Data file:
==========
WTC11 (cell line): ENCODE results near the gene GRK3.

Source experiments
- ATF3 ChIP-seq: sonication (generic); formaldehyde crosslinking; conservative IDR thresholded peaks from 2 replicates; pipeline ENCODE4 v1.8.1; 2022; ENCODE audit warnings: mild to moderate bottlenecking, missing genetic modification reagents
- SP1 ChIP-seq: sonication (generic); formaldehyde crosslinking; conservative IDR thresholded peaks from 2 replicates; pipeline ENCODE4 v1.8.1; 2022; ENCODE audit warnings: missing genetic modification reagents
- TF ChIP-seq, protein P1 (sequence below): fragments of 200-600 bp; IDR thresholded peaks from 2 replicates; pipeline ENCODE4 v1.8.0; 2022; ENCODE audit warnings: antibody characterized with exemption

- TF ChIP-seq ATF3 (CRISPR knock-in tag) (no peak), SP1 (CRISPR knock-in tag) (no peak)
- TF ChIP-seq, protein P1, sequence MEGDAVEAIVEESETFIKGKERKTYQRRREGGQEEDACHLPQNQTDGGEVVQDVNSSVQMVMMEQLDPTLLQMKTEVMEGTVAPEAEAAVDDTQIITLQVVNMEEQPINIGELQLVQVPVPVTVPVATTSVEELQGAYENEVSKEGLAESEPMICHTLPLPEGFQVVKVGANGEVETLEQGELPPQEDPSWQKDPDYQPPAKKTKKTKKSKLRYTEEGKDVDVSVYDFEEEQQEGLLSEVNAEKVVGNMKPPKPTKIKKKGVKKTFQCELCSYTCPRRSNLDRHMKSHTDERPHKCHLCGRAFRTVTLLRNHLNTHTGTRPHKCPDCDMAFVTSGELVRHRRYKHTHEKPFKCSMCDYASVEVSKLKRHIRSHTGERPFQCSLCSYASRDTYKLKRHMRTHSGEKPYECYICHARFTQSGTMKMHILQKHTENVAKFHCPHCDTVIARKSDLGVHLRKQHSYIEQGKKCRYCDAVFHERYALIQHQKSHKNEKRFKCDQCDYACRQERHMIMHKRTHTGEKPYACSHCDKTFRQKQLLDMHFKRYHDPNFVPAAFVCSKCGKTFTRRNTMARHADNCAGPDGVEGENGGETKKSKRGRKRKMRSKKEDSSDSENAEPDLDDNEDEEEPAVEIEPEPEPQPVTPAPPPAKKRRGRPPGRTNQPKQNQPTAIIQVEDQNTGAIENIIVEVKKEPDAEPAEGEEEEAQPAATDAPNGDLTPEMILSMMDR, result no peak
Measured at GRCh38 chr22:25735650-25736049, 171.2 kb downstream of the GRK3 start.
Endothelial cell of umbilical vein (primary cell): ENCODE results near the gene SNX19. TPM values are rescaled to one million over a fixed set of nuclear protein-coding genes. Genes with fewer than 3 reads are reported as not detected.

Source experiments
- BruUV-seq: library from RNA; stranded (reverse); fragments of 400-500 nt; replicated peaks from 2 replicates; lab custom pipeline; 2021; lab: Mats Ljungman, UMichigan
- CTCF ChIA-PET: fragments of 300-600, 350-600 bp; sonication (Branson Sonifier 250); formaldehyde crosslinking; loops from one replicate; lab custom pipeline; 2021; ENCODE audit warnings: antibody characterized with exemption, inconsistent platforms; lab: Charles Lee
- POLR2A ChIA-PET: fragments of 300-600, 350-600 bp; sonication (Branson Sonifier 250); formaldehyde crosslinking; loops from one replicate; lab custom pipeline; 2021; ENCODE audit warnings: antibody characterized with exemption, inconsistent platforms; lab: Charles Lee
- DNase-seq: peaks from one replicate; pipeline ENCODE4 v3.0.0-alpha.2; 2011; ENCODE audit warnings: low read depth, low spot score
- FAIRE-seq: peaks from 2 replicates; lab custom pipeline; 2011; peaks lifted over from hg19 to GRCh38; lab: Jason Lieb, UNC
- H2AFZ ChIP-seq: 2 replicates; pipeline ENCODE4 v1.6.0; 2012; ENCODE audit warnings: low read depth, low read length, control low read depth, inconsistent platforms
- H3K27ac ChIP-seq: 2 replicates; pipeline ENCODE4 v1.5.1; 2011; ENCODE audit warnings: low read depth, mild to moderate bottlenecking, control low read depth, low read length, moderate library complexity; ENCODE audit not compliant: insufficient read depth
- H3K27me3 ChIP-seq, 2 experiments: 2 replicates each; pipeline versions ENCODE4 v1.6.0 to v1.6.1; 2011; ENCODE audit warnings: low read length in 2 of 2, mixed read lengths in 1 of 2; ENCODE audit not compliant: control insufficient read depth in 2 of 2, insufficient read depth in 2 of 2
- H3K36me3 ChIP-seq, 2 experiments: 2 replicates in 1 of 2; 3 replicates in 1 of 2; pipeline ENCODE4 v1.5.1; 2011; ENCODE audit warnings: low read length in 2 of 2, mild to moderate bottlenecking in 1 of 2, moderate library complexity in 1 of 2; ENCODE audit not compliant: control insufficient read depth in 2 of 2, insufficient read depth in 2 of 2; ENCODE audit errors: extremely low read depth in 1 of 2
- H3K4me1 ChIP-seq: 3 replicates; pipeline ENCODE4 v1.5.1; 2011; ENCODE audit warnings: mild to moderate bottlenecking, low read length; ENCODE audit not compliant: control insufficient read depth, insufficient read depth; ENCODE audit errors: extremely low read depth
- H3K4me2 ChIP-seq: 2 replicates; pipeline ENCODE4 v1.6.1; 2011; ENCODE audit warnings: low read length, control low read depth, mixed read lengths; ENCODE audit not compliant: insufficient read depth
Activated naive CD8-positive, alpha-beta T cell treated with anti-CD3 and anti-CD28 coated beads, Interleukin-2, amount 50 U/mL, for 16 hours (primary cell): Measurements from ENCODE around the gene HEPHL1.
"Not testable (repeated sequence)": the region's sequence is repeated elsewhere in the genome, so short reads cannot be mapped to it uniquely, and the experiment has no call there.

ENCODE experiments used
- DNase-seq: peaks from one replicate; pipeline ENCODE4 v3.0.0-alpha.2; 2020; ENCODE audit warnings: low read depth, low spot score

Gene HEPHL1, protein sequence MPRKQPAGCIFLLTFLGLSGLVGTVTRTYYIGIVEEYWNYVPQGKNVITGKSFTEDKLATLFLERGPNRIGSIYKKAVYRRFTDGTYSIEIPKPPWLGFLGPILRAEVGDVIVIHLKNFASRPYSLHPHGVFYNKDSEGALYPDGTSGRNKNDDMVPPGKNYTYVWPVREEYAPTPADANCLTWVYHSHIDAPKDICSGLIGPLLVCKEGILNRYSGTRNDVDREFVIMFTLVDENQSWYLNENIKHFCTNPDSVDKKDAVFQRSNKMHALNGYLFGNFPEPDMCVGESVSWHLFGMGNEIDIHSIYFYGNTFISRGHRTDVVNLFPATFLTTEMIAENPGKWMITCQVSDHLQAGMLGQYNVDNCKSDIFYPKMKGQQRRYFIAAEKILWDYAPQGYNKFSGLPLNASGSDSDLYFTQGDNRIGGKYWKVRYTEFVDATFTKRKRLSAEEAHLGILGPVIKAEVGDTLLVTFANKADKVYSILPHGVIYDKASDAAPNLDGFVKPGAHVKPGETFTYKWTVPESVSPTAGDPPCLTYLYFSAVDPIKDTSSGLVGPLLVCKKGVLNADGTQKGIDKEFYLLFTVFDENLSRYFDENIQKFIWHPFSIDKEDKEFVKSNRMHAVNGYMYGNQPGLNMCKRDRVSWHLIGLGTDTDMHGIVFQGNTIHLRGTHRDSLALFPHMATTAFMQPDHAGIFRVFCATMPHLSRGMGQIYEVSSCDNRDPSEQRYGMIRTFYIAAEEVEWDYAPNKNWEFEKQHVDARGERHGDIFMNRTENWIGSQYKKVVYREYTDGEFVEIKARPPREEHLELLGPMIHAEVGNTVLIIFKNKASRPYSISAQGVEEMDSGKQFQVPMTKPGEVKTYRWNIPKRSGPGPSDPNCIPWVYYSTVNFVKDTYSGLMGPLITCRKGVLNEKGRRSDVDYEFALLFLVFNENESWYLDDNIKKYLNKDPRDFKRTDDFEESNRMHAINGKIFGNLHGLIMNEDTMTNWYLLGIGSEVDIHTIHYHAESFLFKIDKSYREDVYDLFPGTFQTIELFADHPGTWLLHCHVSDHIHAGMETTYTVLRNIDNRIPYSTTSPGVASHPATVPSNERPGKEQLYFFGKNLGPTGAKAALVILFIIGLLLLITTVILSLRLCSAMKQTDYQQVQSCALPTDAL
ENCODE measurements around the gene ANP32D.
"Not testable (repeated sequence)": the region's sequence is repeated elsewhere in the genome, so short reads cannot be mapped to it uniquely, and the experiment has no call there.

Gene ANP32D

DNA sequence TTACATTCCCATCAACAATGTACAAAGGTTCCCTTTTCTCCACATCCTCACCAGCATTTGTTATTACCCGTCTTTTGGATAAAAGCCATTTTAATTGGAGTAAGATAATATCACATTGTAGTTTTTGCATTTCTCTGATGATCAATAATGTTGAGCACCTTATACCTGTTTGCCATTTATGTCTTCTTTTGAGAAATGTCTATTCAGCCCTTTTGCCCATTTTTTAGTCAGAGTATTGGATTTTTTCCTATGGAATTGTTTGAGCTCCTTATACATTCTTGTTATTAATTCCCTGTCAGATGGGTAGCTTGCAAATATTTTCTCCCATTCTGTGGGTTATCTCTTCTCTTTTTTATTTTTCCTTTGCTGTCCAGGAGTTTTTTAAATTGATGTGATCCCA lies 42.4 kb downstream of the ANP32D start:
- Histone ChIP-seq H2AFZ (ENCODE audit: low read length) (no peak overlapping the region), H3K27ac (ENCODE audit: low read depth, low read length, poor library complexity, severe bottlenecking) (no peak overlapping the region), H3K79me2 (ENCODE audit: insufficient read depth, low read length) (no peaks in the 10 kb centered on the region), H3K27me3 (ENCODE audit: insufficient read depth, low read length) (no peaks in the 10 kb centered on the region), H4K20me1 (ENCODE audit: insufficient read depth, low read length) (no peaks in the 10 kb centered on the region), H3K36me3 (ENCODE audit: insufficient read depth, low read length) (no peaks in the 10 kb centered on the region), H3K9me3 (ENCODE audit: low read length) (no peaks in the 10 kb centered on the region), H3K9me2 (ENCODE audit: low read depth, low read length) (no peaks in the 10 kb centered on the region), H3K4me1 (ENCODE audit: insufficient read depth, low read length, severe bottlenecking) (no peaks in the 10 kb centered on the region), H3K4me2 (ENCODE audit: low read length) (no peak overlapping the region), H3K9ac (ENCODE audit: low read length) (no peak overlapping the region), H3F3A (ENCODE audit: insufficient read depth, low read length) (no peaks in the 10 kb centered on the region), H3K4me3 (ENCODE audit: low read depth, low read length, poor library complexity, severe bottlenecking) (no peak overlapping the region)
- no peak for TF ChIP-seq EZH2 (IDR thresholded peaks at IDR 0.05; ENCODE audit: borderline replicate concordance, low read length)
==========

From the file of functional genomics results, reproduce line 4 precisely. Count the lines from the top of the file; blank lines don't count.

- SP1 ChIP-seq: sonication (generic); formaldehyde crosslinking; conservative IDR thresholded peaks from 2 replicates; pipeline ENCODE4 v1.8.1; 2022; ENCODE audit warnings: missing genetic modification reagents